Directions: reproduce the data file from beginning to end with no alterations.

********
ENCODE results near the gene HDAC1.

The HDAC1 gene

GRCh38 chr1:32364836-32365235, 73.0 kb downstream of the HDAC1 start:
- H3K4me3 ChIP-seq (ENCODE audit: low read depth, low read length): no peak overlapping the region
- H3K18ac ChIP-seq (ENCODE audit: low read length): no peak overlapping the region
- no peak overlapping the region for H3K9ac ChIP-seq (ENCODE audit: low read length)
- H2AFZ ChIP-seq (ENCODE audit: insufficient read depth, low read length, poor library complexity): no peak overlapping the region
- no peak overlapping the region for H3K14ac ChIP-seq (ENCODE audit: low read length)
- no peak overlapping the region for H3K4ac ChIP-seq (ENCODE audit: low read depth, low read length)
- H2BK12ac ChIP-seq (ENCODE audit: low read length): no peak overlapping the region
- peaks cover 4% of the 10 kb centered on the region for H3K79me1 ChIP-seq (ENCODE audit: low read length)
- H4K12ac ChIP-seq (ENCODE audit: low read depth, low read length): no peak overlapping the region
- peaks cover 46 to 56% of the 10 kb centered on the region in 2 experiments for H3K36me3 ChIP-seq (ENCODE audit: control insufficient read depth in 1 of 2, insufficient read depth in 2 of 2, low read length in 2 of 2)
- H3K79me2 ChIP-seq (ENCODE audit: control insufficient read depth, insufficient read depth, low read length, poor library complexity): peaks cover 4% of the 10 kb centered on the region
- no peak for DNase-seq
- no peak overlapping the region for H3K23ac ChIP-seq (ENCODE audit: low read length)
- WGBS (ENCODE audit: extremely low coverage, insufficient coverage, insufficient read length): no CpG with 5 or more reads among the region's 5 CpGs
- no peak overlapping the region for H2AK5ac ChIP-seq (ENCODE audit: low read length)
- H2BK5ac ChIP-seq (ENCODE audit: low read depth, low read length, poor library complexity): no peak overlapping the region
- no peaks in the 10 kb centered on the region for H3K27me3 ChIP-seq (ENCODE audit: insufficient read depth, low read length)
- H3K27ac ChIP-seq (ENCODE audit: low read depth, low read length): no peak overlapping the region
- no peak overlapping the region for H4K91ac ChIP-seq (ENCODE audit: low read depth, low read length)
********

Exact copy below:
ENCODE results near the gene HDAC1.

The HDAC1 gene

GRCh38 chr1:32364836-32365235, 73.0 kb downstream of the HDAC1 start:
- H3K4me3 ChIP-seq (ENCODE audit: low read depth, low read length): no peak overlapping the region
- H3K18ac ChIP-seq (ENCODE audit: low read length): no peak overlapping the region
- no peak overlapping the region for H3K9ac ChIP-seq (ENCODE audit: low read length)
- H2AFZ ChIP-seq (ENCODE audit: insufficient read depth, low read length, poor library complexity): no peak overlapping the region
- no peak overlapping the region for H3K14ac ChIP-seq (ENCODE audit: low read length)
- no peak overlapping the region for H3K4ac ChIP-seq (ENCODE audit: low read depth, low read length)
- H2BK12ac ChIP-seq (ENCODE audit: low read length): no peak overlapping the region
- peaks cover 4% of the 10 kb centered on the region for H3K79me1 ChIP-seq (ENCODE audit: low read length)
- H4K12ac ChIP-seq (ENCODE audit: low read depth, low read length): no peak overlapping the region
- peaks cover 46 to 56% of the 10 kb centered on the region in 2 experiments for H3K36me3 ChIP-seq (ENCODE audit: control insufficient read depth in 1 of 2, insufficient read depth in 2 of 2, low read length in 2 of 2)
- H3K79me2 ChIP-seq (ENCODE audit: control insufficient read depth, insufficient read depth, low read length, poor library complexity): peaks cover 4% of the 10 kb centered on the region
- no peak for DNase-seq
- no peak overlapping the region for H3K23ac ChIP-seq (ENCODE audit: low read length)
- WGBS (ENCODE audit: extremely low coverage, insufficient coverage, insufficient read length): no CpG with 5 or more reads among the region's 5 CpGs
- no peak overlapping the region for H2AK5ac ChIP-seq (ENCODE audit: low read length)
- H2BK5ac ChIP-seq (ENCODE audit: low read depth, low read length, poor library complexity): no peak overlapping the region
- no peaks in the 10 kb centered on the region for H3K27me3 ChIP-seq (ENCODE audit: insufficient read depth, low read length)
- H3K27ac ChIP-seq (ENCODE audit: low read depth, low read length): no peak overlapping the region
- no peak overlapping the region for H4K91ac ChIP-seq (ENCODE audit: low read depth, low read length)